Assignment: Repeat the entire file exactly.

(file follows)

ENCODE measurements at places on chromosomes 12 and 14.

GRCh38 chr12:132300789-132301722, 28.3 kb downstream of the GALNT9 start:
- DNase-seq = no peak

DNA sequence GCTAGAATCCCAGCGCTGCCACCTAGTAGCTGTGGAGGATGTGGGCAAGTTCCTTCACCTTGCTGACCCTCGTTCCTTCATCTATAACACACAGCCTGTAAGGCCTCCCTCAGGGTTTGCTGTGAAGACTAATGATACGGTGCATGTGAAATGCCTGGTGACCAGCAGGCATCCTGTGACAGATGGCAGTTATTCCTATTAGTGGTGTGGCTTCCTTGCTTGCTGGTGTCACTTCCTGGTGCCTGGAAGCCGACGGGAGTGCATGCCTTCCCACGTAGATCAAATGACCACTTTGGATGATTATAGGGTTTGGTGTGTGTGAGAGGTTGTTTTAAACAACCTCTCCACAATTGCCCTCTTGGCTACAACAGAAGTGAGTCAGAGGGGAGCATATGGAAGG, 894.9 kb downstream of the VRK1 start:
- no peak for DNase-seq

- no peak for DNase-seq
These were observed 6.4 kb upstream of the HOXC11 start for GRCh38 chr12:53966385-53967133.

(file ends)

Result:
ENCODE measurements at places on chromosomes 12 and 14.

GRCh38 chr12:132300789-132301722, 28.3 kb downstream of the GALNT9 start:
- DNase-seq = no peak

DNA sequence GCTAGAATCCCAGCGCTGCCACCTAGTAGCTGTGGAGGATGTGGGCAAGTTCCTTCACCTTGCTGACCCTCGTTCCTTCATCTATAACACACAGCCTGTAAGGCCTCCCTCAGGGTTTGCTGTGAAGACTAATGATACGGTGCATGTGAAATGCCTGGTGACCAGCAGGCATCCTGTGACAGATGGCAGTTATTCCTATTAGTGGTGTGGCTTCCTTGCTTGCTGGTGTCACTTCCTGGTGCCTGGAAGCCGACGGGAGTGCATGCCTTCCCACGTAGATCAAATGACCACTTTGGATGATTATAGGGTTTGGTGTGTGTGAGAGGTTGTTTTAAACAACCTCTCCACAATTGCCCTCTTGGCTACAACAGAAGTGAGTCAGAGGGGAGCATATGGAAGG, 894.9 kb downstream of the VRK1 start:
- no peak for DNase-seq

- no peak for DNase-seq
These were observed 6.4 kb upstream of the HOXC11 start for GRCh38 chr12:53966385-53967133.